Mick Taylor Poster


Jump to: Overview (4) | Mini Bio (1) | Spouse (1) | Trade Mark (4) | Trivia (10) | Personal Quotes (7)

Overview (4)

Born in Welwyn Garden City, Hertfordshire, England, UK
Birth NameMichael Kevin Taylor
Nickname Little Mick
Height 5' 11" (1.8 m)

Mini Bio (1)

Mick Taylor was born on January 17, 1948 in Welwyn Garden City, Hertfordshire, England as Michael Kevin Taylor.

Spouse (1)

Rose Taylor (? - ?)

Trade Mark (4)

Long blonde hair (in his youth times).
Gibson Les Paul guitar.
Guitar solos as "All Down the Line", "Can't you hear me Knocking", "Doo Doo Doo Doo (Heartbreaker)", "Love in vain", "Sway", etc.
Smooth, lyrical playing style.

Trivia (10)

Generally regarded (by critics and musicians alike) as the greatest guitarist the Rolling Stones ever had.
Former guitarist for John Mayall's Bluesbreakers.
Former guitarist for the Rolling Stones (1969-1974).
Left the Rolling Stones in December, 1974, because of musical differences and as he later stated, to save his life because of the heavy drinking and drugs.
Former guitarist for the Jack Bruce Band.
Elected to the Rock and Roll Hall of Fame in 1989 (as a member of the Rolling Stones).
First performed on a few tracks of the 1969 album "Let It Bleed" which also included Brian Jones, whom Taylor would replace. Then on Mick Taylor's last album with the Stones, "It's Only Rock N' Roll", Ronnie Wood, who would later replace Taylor, performed on the title track.
Played guitar on several Rolling Stones studio tracks (without guitarist Keith Richards performing guitar), including "Shine A Light", "Sway", "Moonlight Mile", "Hide You Love", "100 Years Ago", and "Winter".
He was the tallest of The Rolling Stones, being about 5 inches taller than the diminutive Brian Jones whom he replaced after Jones's untimely death.
Living in a rundown semi-detached cottage in Suffolk, UK. [October 2009]

Personal Quotes (7)

After moving to Los Angeles in 1990: I joined the line of junkies. I was a virtual down and out. My lowest time was in the clinic on Christmas Day. A nurse gave me a tumbler of methadone and said, "Have a nice Christmas." I told her there wasn't any Christmas for junkies. I decided to go back to England [in the mid 1990s] to find a cure, however painful.
After leaving the Rolling Stones: My father was dying of liver cancer and was in terrible pain in hospital. He said he knew I'd been using drugs and asked if I would ask the nurses for stronger painkillers. I did and they gave him morphine. I sat there trying to balance the irony of the situation.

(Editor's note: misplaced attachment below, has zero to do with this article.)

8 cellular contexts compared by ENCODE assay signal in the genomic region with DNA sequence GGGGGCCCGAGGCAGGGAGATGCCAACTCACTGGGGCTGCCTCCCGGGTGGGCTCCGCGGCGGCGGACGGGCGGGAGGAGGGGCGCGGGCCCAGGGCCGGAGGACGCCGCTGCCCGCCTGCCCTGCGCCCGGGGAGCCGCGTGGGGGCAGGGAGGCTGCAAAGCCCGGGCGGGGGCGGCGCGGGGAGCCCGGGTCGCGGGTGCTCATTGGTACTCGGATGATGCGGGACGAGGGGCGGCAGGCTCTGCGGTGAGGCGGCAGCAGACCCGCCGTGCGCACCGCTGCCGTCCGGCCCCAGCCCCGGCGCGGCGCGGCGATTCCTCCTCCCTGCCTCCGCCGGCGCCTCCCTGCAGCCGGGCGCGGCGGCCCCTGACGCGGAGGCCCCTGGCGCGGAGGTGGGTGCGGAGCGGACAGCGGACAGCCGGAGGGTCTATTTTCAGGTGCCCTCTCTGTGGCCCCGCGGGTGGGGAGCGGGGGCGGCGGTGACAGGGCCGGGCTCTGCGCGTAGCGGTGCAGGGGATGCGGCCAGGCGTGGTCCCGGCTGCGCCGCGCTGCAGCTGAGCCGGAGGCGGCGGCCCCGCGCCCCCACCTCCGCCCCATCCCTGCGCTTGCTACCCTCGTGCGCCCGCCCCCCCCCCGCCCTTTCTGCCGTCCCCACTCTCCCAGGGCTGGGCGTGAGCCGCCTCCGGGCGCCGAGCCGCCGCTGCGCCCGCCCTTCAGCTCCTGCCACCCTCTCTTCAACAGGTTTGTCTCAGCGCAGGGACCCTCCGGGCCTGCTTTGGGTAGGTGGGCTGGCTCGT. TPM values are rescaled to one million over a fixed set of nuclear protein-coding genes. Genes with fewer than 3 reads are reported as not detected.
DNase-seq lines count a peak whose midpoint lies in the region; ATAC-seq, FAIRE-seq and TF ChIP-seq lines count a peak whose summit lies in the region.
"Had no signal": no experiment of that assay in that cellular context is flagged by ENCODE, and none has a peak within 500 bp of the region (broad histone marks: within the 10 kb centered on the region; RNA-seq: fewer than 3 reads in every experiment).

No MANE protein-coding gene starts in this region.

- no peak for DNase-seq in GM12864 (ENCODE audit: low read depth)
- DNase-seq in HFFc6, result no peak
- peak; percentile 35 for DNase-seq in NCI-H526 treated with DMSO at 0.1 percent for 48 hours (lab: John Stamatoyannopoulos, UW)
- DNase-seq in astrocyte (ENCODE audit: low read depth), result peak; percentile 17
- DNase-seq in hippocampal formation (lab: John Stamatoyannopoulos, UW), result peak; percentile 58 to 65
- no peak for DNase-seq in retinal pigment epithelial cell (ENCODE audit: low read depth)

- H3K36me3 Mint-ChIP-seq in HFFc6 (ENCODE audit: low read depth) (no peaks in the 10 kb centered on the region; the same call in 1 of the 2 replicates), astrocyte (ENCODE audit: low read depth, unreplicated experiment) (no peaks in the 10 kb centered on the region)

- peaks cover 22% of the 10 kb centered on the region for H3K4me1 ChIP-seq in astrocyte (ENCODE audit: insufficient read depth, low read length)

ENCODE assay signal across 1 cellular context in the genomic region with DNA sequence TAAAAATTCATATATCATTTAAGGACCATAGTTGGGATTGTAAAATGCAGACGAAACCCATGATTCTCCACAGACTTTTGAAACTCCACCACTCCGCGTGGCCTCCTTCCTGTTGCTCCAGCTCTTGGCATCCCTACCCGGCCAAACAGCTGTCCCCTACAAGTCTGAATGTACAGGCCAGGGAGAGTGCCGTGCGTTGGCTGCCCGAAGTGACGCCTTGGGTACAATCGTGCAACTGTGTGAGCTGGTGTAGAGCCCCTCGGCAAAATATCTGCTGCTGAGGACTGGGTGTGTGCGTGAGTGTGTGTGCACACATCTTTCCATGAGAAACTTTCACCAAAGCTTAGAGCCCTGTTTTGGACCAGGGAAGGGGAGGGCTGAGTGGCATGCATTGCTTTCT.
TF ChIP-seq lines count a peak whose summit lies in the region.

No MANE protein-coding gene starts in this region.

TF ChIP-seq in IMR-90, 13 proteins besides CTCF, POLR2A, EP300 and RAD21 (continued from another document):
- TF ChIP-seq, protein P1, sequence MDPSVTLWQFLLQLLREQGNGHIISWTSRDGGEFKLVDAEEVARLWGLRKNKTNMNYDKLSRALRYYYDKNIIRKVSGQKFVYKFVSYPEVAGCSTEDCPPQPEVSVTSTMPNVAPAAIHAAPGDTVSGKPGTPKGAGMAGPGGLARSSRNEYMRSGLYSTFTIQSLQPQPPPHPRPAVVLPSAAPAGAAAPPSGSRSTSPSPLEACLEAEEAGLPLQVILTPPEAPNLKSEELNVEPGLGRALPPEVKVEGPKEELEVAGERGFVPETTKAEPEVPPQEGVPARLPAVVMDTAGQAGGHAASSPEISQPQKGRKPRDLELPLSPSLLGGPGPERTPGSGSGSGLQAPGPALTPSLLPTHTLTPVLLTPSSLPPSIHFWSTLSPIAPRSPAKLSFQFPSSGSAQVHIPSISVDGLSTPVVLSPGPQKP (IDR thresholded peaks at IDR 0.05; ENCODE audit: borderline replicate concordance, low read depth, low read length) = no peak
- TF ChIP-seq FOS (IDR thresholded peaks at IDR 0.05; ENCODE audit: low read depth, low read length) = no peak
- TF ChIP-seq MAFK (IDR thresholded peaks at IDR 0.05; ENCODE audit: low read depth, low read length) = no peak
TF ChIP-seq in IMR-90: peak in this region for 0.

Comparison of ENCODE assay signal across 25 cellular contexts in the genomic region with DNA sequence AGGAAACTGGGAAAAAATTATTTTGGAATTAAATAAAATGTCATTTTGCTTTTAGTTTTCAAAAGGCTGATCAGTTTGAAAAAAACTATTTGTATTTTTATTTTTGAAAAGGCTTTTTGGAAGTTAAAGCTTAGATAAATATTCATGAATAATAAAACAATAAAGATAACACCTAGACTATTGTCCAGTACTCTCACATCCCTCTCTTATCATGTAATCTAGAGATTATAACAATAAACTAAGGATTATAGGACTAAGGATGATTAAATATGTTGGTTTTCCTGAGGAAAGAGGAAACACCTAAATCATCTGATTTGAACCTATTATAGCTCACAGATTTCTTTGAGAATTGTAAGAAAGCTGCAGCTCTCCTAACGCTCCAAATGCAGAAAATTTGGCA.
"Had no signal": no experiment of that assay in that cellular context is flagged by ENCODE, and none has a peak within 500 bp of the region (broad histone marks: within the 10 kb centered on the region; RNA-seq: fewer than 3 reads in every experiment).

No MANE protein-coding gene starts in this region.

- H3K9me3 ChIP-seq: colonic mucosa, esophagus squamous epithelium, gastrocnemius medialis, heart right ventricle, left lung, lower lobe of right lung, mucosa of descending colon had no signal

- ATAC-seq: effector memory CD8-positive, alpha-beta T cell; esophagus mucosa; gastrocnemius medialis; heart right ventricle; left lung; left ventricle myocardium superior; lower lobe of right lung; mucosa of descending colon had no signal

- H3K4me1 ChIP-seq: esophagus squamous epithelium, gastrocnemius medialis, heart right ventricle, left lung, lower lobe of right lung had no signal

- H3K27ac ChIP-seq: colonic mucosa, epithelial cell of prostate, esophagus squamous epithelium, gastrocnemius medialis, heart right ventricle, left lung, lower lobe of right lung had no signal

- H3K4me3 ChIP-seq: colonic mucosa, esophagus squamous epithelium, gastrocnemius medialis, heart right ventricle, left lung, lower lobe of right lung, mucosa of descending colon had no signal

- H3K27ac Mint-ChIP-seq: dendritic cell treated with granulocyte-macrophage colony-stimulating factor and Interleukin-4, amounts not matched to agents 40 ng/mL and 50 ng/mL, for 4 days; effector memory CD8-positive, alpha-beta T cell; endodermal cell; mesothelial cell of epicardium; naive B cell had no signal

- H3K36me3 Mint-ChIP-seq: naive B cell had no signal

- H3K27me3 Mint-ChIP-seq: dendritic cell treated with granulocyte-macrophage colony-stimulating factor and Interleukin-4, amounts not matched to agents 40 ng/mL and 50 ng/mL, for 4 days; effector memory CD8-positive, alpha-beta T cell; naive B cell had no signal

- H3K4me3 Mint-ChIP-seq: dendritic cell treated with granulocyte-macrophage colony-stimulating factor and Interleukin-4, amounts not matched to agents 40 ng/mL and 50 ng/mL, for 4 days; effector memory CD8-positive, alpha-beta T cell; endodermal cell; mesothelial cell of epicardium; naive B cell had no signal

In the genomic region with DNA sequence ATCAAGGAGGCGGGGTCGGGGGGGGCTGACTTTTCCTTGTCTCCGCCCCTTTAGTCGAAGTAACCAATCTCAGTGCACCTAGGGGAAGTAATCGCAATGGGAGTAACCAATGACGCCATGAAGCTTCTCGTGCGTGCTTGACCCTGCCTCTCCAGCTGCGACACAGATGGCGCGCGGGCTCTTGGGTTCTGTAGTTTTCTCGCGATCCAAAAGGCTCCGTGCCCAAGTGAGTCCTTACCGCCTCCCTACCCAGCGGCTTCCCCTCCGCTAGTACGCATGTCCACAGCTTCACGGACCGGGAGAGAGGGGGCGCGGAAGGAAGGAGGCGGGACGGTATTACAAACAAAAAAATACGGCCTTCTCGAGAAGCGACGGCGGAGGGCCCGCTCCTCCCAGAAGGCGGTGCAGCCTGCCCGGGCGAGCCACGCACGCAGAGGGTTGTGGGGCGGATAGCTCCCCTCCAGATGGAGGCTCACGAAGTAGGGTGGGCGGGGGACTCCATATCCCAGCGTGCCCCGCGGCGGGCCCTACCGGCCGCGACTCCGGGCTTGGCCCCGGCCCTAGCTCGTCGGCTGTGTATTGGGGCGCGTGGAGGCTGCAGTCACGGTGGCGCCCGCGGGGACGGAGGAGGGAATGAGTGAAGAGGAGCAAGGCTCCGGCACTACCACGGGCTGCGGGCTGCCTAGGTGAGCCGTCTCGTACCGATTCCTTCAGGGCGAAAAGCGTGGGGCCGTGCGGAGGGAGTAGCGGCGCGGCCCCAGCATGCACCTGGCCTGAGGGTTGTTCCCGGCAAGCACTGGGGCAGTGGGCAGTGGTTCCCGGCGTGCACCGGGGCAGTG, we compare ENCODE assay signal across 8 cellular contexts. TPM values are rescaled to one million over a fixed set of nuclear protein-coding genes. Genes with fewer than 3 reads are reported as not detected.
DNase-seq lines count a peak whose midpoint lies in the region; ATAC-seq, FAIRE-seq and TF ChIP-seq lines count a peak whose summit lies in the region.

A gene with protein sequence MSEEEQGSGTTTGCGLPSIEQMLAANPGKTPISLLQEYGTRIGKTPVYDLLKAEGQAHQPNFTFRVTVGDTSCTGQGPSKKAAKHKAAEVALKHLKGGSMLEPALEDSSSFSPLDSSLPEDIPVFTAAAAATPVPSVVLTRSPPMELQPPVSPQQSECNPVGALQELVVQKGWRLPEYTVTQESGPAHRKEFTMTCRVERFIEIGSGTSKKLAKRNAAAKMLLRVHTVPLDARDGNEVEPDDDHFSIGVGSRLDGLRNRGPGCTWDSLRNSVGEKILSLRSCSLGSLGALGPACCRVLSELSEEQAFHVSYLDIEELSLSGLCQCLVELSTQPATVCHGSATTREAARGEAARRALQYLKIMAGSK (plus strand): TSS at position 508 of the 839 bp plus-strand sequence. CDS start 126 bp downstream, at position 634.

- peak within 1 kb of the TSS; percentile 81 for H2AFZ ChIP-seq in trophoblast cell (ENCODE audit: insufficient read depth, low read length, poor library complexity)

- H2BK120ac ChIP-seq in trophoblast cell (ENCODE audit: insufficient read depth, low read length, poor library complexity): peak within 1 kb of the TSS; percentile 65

When I left, they cut off my money for a year, just like that. But I had to leave because I was frustrated. I had a creative relationship with Mick, but I was also bored for a lot of the time. I wanted more and they wanted to remain the same. I also wanted to deal with my drug problems. I believed if I removed myself from that situation I would sort myself out.
I was a bit impulsive back then. I had a reputation on stage of being quiet, but off it I wasn't. We used to fight and argue all the time. And one of the things I got angry about was that Mick had promised to give me some credit for some of the songs - and he didn't. I believed I'd contributed enough. Let's put it this way - without my contribution those songs would not have existed. There's not many but enough, things like Sway and Moonlight Mile on Sticky Fingers and a couple of others.
My drug use began as an occasional recreational thing. I never thought I would get addicted. But by the time I returned to London in 1973, I'd become more and more dependent. I was using every day.
When they asked me to come to the studio in 1969, I thought they just wanted me to play a session. I sort of liked them, but was never passionate about the Stones. In some ways I liked The Beatles more. At the first session, I overdubbed the guitar on Honky Tonk Women, but I thought they were all a little bit vain and full of themselves. After doing guitar parts on three songs, I said to Mick Jagger and Keith Richards, "If you guys are just going to sit and mess around, I'm going home. I've got things to do." I told them to give me a call if they wanted me to do anything else. The next day, Mick called and asked if I wanted to join. He came and picked me up in his Bentley. I wasn't impressed by all that and I think they kind of liked that attitude.
People are always asking me whether I regret leaving the Rolling Stones. I make no bones about it - had I remained with the band, I would probably be dead. I was having difficulties with drug addiction and couldn't have lasted. But I'm clean now and have been for years. My life is so much better now than being a drug-ravaged member of the Stones. So no, I don't regret leaving.

'But people who really know me ask another question - whether I regret joining the Stones. To me, that's far more astute.

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